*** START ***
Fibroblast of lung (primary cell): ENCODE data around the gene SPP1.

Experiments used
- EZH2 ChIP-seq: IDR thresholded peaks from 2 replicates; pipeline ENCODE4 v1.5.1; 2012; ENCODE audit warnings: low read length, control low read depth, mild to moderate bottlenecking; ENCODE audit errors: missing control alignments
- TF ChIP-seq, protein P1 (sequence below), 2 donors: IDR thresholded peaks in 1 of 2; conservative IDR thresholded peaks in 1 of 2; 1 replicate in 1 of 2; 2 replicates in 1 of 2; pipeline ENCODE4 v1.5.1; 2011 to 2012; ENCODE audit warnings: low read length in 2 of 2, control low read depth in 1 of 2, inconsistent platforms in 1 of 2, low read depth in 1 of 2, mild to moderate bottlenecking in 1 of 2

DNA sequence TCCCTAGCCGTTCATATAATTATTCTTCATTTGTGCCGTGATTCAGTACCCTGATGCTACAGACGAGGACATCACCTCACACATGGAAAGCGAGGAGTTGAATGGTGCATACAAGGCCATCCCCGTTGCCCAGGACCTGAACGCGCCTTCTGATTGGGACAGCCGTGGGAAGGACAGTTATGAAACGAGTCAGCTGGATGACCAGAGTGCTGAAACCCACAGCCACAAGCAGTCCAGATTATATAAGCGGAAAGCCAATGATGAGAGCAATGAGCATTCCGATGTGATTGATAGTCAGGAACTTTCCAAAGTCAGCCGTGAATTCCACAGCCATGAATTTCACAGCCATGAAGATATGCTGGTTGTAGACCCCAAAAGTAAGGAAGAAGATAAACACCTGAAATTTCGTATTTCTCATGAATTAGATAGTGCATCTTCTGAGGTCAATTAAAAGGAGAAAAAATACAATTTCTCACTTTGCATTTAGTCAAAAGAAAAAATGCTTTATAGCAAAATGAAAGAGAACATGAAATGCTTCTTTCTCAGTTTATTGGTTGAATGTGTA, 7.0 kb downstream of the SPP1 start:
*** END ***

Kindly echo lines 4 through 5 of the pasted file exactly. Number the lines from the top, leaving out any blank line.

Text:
- TF ChIP-seq, protein P1 (sequence below), 2 donors: IDR thresholded peaks in 1 of 2; conservative IDR thresholded peaks in 1 of 2; 1 replicate in 1 of 2; 2 replicates in 1 of 2; pipeline ENCODE4 v1.5.1; 2011 to 2012; ENCODE audit warnings: low read length in 2 of 2, control low read depth in 1 of 2, inconsistent platforms in 1 of 2, low read depth in 1 of 2, mild to moderate bottlenecking in 1 of 2

DNA sequence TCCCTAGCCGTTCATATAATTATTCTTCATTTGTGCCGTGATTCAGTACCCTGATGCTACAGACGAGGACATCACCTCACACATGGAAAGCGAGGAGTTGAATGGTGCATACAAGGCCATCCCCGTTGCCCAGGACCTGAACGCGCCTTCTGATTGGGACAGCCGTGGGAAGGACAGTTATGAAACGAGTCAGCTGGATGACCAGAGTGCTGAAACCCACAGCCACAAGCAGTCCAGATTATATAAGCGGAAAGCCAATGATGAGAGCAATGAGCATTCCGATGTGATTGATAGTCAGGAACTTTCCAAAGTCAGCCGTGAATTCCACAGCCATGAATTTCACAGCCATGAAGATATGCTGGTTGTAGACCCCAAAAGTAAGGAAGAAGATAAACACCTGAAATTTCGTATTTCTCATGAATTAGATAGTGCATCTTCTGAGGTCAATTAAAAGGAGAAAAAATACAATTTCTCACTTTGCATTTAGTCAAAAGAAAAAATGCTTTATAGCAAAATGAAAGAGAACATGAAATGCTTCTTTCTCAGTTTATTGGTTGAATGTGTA, 7.0 kb downstream of the SPP1 start: